I got so excited about my success with modding Sauerbraten and adding XInput support that I decided to add the gamepad code to AssaultCube as well. Because Cube1 and Cube2 engines are similar in many ways, doing so was a breeze (took me a bit to figure that the Y axis is reversed in AssaultCube but other than that it worked great). Since my last post I also made some enhancements to the controller code, such as the ability to bind buttons and triggers to arbitrary script code. Actions can now be bound to the analog trigger half-presses which is extremely useful for engaging the aim-assist code. Yeah, I wrote my own aim-assist to compensate for the game controller's lack of precision and maybe it is best I do not elaborate any further on that, the fine line between aim assist and aim bots being a controversial one.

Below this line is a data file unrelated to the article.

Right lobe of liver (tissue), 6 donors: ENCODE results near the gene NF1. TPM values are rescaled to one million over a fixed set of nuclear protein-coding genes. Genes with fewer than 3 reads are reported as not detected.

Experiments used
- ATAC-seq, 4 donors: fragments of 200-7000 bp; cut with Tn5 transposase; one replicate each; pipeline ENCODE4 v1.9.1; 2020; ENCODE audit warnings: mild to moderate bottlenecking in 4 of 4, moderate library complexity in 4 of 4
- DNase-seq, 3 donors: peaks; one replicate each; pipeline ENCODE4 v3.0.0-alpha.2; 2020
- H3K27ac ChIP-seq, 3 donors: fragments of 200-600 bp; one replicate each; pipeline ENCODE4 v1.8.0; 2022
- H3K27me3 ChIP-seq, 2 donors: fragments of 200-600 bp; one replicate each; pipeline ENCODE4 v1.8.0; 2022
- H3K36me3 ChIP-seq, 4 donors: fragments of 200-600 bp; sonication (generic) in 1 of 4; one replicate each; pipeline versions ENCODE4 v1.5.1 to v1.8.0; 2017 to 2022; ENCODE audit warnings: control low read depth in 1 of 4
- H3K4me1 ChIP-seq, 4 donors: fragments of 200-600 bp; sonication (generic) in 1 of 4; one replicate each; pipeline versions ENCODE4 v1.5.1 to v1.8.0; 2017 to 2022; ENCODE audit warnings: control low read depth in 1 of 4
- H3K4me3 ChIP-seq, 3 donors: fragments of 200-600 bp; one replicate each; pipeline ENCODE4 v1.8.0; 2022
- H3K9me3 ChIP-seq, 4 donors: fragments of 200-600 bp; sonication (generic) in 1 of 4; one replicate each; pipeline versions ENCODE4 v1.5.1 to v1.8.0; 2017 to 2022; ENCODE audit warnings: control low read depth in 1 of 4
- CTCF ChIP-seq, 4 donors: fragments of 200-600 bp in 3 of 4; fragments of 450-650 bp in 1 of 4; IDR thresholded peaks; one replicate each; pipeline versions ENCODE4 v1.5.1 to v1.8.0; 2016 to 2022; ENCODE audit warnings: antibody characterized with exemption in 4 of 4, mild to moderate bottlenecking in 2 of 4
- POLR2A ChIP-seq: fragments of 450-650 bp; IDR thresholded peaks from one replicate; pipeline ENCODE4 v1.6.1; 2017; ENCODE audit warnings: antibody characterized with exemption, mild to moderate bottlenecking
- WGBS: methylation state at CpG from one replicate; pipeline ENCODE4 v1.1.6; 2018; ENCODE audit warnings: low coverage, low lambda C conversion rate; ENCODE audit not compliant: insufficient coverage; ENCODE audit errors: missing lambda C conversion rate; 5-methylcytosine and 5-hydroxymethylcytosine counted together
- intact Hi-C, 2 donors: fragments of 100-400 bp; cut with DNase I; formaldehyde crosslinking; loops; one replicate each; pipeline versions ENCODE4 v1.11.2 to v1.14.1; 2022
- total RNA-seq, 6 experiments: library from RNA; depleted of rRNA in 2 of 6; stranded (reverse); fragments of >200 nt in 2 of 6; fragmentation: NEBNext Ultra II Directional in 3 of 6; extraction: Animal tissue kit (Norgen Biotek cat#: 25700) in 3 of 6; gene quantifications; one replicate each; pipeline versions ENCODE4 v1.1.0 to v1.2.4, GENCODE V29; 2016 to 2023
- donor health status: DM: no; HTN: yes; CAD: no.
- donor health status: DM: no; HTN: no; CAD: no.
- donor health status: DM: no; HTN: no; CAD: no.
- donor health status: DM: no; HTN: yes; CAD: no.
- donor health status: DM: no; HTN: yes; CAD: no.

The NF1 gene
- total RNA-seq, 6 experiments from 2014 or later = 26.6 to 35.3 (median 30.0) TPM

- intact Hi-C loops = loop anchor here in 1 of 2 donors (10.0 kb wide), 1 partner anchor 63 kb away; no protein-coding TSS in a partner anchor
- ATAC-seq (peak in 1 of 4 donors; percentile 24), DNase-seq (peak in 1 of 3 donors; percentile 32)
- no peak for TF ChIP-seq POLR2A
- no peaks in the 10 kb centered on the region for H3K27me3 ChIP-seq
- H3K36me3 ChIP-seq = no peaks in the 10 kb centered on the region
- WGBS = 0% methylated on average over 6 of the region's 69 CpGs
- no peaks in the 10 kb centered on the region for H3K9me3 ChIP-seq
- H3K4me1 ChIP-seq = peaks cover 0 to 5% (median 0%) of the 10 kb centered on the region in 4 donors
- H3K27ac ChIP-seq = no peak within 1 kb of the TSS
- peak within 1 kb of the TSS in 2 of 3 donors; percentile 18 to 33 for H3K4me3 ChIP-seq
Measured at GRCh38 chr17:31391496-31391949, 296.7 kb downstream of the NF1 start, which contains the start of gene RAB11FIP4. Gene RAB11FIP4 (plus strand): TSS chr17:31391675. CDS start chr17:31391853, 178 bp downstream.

Controller in hand and cold beer in reach, I sat down for a single-player session of AC only to realize that the AI is not as capable as Sauerbraten's and the bots have many limitations. For example they cannot play Capture the Flag (CTF) and cannot navigate the underground sewage system in the ac_aqueous map. It also seemed a little strange that the AC bots use a configuration file with a syntax of its own instead of using the powerful Cubescript language.
I could not pass the challenge and decided to look into writing my own AI code. I have never tackled this kind of stuff before. As a professional programmer I worked with compilers, debuggers and touched databases; I worked for Amazon.com and for Microsoft (yeah, I did write a few thousand lines for Windows 8, guilty as charged). But I have no game development experience, aside of a lame Python implementation of Reversi I wrote a few years back.